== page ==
Tuesday, December 15, 2015

Who Would Have Thought It? - AI in Fiction

Consciousness is like the ability to get a date. We all know, on some level, what it involves. And we’ve all definitely seen examples of it. We could probably all define what it is, and we know it when we see it. However, trying to define what it means to be conscious: to think for one’s self, to make decisions, to formulate opinions, even to feel happiness or sadness is even more complex than getting a date. No, I don’t get out that much, Why do you ask?…
Because of this, computational intelligence has always been a matter of storytelling. This, by itself, doesn't make it terribly exceptional. There are many things, including several things I’ve learned about in English Class, that have been relegated to science-fiction but have a root in some possible science fact. For thousands of years, people have been wondering how to create a machine that retains in some way the thinking capacities of a human being. It is an interesting question for literature to attempt to answer, because, in describing the methods by which intelligence can be synthesized artificially, we must among other things create a set of definitions that describe all of ethics and morality. This has several implications for me, The most unfortunate being that I have to research the Greeks.
I would like to say that the Greeks research of artificial intelligence discussed undecidability, Turing Complete problems, and had its roots firmly planted in computational theory. Of course, it didn't. In fact, unfortunately for me (and maybe fortunately for everyone else), it isn’t necessary to speak very much about computational or programmatic paradigms in order to discuss the basics of artificial intelligence. Really, all that we require are a few useful examples.
There are several examples that are commonly used, and indeed, I have a few that I like to refer to myself. First, there is the everything machine. This is a machine that has in its memory all information in the universe. This information is accessible in the dictionary, so that all you need to do in retrieving the information is ask for it. And with all the information in the universe it's trivial to predict any situation or make any conclusion. Of course, we can't build and everything machine, but we have to remember that we're talking about fiction and anything that provides useful context in the real world or about which we can make real world conclusions, is useful and worth discussing.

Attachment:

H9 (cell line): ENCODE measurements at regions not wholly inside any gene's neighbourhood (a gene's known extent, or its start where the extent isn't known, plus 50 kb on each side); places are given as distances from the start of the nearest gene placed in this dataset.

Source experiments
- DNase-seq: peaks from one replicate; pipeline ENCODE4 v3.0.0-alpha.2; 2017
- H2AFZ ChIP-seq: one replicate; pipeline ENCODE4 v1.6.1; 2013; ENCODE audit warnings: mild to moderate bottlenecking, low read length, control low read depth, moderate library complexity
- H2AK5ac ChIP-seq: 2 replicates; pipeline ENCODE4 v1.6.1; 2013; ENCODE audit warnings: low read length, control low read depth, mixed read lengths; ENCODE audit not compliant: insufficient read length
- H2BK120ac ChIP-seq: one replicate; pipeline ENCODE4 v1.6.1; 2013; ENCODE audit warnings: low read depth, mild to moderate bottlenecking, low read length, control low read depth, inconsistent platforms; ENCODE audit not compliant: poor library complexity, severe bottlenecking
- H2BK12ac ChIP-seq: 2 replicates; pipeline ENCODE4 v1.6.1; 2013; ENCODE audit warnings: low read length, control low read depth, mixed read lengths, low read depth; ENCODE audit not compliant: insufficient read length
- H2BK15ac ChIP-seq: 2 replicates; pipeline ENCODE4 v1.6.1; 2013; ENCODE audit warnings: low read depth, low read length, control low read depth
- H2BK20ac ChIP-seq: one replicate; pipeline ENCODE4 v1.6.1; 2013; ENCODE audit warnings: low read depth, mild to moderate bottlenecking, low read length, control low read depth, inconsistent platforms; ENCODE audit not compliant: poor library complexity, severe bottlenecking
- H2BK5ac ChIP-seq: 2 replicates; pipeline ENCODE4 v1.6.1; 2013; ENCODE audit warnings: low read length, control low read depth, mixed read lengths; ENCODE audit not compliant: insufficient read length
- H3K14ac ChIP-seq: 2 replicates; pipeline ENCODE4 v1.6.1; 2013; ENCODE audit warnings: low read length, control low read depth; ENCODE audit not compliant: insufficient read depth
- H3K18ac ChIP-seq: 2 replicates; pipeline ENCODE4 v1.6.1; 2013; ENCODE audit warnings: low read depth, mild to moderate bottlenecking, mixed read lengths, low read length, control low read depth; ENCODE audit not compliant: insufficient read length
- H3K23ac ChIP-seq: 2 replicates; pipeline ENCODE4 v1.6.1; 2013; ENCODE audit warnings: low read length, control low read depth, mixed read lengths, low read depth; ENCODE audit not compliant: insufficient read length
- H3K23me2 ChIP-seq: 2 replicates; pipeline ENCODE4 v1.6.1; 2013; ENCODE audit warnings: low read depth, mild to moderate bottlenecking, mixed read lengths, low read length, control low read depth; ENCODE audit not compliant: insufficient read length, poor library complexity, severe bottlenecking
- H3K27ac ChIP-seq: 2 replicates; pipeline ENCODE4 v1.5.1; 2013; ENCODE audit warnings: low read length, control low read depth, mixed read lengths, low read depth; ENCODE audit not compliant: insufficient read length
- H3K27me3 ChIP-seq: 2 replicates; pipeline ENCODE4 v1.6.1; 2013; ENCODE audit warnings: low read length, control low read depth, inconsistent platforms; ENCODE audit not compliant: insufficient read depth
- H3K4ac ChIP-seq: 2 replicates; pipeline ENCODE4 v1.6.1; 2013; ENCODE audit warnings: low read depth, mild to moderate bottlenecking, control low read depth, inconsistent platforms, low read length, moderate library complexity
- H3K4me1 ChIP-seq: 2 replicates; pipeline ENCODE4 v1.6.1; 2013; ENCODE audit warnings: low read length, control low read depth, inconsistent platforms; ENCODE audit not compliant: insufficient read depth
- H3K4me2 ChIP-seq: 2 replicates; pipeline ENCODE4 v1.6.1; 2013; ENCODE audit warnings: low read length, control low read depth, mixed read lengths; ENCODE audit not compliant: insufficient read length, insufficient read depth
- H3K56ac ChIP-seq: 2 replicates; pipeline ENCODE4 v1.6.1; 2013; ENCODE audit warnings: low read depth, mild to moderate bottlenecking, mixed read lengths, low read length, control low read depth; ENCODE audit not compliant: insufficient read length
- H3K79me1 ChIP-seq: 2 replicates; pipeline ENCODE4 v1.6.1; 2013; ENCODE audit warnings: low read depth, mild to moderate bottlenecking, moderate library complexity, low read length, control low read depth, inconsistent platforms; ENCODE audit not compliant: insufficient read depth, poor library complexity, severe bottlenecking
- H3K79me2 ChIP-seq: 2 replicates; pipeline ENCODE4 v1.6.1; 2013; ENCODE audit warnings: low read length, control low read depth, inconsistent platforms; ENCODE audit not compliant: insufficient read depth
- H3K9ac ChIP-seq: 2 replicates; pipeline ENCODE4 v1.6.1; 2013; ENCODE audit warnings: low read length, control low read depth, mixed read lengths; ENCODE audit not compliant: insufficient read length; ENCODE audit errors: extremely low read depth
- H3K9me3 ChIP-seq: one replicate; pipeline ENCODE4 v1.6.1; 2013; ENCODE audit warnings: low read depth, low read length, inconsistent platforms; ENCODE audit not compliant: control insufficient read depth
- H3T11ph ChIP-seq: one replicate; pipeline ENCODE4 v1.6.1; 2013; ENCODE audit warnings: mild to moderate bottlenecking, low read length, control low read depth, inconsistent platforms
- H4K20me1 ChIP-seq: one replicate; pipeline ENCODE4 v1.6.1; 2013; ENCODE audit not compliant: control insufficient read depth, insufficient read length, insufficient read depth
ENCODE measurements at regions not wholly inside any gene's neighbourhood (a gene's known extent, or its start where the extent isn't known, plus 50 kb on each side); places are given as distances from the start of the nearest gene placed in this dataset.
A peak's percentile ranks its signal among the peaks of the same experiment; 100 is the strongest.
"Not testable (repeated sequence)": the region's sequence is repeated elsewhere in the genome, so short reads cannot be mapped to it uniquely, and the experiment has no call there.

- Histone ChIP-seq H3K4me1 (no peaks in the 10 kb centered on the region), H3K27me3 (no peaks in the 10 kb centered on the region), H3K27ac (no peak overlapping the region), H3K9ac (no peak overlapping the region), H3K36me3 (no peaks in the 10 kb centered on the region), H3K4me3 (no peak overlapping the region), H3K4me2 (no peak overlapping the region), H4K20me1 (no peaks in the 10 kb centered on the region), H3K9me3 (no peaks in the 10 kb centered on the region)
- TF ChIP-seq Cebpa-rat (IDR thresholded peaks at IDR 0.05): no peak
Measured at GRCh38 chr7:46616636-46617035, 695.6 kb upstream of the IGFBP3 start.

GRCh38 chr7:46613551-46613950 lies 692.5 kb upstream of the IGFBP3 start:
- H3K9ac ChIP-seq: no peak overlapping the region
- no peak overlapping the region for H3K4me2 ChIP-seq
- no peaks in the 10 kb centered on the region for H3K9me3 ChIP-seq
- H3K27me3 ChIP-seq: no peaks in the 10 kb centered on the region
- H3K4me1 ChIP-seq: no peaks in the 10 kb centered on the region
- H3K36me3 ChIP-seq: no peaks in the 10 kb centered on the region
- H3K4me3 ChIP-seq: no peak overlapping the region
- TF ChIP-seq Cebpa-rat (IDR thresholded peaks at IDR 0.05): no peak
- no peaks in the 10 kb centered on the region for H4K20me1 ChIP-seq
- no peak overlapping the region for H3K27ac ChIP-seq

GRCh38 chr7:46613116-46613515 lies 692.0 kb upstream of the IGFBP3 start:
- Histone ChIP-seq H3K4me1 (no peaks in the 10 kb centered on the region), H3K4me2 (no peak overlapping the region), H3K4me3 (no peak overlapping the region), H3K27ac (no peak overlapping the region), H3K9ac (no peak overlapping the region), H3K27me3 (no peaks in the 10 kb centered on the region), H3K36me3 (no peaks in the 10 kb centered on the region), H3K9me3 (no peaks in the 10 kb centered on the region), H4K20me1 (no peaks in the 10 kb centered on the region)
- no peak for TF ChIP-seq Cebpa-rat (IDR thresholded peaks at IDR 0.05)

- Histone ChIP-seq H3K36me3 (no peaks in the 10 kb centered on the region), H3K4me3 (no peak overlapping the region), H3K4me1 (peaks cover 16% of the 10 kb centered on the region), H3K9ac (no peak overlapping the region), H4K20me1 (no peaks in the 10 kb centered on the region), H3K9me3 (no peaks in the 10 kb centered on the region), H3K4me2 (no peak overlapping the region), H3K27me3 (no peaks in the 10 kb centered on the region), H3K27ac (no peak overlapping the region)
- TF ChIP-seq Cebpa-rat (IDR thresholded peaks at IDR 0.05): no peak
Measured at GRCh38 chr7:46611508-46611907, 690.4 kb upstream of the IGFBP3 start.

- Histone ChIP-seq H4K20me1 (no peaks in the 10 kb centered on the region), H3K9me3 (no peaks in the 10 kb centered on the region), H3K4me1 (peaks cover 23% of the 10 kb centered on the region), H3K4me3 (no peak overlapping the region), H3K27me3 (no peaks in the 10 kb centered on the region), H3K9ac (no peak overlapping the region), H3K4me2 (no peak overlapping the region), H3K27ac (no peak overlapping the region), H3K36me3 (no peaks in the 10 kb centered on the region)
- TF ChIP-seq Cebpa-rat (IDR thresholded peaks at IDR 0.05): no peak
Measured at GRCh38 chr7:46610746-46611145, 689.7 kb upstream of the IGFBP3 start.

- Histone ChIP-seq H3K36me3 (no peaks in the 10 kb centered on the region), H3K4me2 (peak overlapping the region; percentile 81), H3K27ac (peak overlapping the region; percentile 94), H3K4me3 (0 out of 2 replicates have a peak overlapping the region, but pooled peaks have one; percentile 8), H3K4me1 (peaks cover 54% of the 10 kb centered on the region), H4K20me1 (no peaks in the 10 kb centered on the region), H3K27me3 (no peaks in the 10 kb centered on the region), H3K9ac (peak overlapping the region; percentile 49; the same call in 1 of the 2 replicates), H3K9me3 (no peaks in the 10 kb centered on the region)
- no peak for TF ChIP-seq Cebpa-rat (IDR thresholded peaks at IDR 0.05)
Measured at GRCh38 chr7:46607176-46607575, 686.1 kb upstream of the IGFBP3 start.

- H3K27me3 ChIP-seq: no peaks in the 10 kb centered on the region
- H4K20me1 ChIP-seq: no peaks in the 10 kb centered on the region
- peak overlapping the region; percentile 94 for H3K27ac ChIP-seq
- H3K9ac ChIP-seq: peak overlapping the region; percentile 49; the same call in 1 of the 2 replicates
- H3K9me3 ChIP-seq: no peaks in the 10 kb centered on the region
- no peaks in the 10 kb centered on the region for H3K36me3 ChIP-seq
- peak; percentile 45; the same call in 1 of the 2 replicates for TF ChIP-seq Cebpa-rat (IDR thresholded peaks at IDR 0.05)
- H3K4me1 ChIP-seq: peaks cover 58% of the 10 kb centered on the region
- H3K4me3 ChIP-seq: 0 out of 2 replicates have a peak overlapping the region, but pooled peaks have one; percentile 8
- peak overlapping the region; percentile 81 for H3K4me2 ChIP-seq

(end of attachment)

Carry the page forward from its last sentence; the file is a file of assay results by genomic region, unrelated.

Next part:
The next step is the Little Baby Machine as I call it, or the learning machine as everyone else calls does. The learning machine has one job: it takes information for the world and puts it in a place where can be used to make decisions in the future. This means that it effectively starts from zero, and has no limit on the amount it can learn.
This distinctly separates it from the third type of artificial intelligence that is, as I call it, the scripted AI. In many ways, scripted AI is the polar opposite of the Everything Machine. The Everything Machine knows about the universe everything that it might need to make any decision or predict any outcome. On the other hand, the scripted AI only knows what it has been told by the person who made it. This makes the scripted AI most similar to the Learning Machine, because the Learning Machine only knows what it has had access to through experience. However, we might also say that, even though it is impossible, the everything machine is most similar to the scripted AI, since everything in the universe has been scripted within it.
We cannot write an infinite number of lines of programming code, and if it if we could that infinity would simply be countable, meaning that we cannot mathematically describe the nature of the entire universe even if we were able to write an infinite number of lines every second of every hour, to the end of time.
It is possible to find examples of all three types in fiction over the last 3000 years. My question is whether, or how much, we can learn about real artificial intelligence, (that is, something that we could really make, and play with), from fictional, or even impossible depictions in literature. Where should we start?
How about Star Wars?

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